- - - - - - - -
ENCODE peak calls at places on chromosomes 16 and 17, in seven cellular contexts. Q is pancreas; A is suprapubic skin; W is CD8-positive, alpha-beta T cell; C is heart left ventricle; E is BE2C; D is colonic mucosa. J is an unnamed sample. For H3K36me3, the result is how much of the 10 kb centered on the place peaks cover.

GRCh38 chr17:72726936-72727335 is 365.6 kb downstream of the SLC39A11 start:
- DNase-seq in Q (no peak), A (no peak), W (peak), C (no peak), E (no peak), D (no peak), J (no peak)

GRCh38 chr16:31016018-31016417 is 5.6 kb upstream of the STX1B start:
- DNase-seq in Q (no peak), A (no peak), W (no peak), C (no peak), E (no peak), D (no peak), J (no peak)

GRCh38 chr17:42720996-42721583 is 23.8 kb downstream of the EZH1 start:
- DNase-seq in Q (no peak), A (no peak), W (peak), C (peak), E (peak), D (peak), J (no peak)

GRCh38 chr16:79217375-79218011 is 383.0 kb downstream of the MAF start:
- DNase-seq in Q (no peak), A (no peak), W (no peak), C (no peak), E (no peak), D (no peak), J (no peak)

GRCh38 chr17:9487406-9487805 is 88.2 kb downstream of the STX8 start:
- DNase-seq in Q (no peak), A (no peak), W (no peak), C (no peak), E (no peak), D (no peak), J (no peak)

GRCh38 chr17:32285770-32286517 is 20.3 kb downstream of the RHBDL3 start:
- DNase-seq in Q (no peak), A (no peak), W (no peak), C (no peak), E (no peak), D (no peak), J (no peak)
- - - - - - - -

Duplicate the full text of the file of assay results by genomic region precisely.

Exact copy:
ENCODE peak calls at places on chromosomes 16 and 17, in seven cellular contexts. Q is pancreas; A is suprapubic skin; W is CD8-positive, alpha-beta T cell; C is heart left ventricle; E is BE2C; D is colonic mucosa. J is an unnamed sample. For H3K36me3, the result is how much of the 10 kb centered on the place peaks cover.

GRCh38 chr17:72726936-72727335 is 365.6 kb downstream of the SLC39A11 start:
- DNase-seq in Q (no peak), A (no peak), W (peak), C (no peak), E (no peak), D (no peak), J (no peak)

GRCh38 chr16:31016018-31016417 is 5.6 kb upstream of the STX1B start:
- DNase-seq in Q (no peak), A (no peak), W (no peak), C (no peak), E (no peak), D (no peak), J (no peak)

GRCh38 chr17:42720996-42721583 is 23.8 kb downstream of the EZH1 start:
- DNase-seq in Q (no peak), A (no peak), W (peak), C (peak), E (peak), D (peak), J (no peak)

GRCh38 chr16:79217375-79218011 is 383.0 kb downstream of the MAF start:
- DNase-seq in Q (no peak), A (no peak), W (no peak), C (no peak), E (no peak), D (no peak), J (no peak)

GRCh38 chr17:9487406-9487805 is 88.2 kb downstream of the STX8 start:
- DNase-seq in Q (no peak), A (no peak), W (no peak), C (no peak), E (no peak), D (no peak), J (no peak)

GRCh38 chr17:32285770-32286517 is 20.3 kb downstream of the RHBDL3 start:
- DNase-seq in Q (no peak), A (no peak), W (no peak), C (no peak), E (no peak), D (no peak), J (no peak)